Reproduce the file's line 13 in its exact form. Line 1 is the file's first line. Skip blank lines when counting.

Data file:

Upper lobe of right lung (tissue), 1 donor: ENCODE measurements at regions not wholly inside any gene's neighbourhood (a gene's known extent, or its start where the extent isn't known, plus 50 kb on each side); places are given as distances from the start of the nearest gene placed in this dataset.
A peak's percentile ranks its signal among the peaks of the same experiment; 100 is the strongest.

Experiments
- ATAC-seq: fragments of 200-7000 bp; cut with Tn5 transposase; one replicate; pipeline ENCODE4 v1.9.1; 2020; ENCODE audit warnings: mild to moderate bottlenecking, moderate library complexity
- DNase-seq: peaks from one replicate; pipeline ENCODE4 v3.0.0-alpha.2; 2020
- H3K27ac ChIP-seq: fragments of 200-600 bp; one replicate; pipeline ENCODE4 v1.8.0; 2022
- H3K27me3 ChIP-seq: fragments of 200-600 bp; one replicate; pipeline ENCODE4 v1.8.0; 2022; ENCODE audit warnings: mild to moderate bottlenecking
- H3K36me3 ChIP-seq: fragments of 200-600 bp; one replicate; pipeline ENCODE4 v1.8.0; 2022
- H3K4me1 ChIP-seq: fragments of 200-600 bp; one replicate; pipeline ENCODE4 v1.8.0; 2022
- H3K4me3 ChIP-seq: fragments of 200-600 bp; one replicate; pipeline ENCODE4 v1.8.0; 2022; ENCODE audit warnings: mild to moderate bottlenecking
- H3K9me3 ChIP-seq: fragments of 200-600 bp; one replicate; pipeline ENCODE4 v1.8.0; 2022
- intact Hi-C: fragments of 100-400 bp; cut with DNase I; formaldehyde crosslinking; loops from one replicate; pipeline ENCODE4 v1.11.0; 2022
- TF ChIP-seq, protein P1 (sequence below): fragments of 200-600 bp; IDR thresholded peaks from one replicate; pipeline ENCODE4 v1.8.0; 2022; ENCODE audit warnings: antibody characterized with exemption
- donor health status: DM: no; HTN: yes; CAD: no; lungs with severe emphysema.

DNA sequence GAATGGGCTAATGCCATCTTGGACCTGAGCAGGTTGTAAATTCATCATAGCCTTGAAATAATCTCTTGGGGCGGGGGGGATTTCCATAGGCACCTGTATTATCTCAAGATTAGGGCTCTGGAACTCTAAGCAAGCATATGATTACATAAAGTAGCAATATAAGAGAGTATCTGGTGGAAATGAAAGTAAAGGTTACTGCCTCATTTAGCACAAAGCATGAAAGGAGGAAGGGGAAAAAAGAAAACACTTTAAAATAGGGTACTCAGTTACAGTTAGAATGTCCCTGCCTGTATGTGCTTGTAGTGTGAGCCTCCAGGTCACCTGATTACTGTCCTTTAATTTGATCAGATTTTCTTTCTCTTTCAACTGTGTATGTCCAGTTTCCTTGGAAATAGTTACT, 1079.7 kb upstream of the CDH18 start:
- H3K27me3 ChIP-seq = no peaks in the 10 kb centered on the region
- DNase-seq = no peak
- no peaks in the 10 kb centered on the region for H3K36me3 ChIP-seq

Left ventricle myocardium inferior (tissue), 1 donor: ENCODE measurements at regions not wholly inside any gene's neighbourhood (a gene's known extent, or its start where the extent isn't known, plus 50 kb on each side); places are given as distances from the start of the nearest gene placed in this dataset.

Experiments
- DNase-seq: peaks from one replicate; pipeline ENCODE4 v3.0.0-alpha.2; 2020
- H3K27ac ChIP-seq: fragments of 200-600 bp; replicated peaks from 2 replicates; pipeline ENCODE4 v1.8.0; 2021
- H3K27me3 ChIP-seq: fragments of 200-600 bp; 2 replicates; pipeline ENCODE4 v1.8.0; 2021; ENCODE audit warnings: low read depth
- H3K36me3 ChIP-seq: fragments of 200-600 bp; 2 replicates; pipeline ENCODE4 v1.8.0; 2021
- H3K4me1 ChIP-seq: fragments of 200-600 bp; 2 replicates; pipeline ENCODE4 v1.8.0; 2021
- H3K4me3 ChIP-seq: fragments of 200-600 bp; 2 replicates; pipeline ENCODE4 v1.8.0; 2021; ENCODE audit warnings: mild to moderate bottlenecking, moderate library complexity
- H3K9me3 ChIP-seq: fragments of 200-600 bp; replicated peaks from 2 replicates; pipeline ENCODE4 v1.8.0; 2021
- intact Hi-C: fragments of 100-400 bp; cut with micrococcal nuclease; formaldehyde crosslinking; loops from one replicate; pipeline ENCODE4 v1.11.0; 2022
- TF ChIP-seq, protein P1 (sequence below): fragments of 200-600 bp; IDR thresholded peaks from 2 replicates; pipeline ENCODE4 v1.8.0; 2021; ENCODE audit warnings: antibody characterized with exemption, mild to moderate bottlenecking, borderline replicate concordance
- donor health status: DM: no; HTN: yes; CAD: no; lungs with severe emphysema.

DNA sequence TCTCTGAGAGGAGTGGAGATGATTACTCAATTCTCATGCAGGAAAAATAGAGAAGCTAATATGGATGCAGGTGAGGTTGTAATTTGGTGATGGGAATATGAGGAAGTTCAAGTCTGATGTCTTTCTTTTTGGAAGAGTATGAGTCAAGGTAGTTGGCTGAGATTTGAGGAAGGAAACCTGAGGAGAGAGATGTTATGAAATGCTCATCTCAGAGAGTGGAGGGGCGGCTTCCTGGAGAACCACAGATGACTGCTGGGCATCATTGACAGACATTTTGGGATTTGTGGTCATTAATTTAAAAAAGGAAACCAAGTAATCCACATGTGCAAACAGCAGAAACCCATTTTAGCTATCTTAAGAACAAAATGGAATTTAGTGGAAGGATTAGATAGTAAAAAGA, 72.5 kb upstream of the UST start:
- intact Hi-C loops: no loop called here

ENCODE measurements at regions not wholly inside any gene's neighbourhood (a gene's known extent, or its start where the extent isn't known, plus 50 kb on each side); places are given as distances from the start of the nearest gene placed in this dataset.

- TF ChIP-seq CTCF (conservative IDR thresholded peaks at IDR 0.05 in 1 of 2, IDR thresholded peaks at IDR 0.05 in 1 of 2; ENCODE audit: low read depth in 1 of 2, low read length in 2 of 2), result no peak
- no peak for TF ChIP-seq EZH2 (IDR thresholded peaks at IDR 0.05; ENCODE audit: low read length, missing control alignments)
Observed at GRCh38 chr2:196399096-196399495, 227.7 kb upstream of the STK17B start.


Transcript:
- TF ChIP-seq, protein P1 (sequence below): fragments of 200-600 bp; IDR thresholded peaks from one replicate; pipeline ENCODE4 v1.8.0; 2022; ENCODE audit warnings: antibody characterized with exemption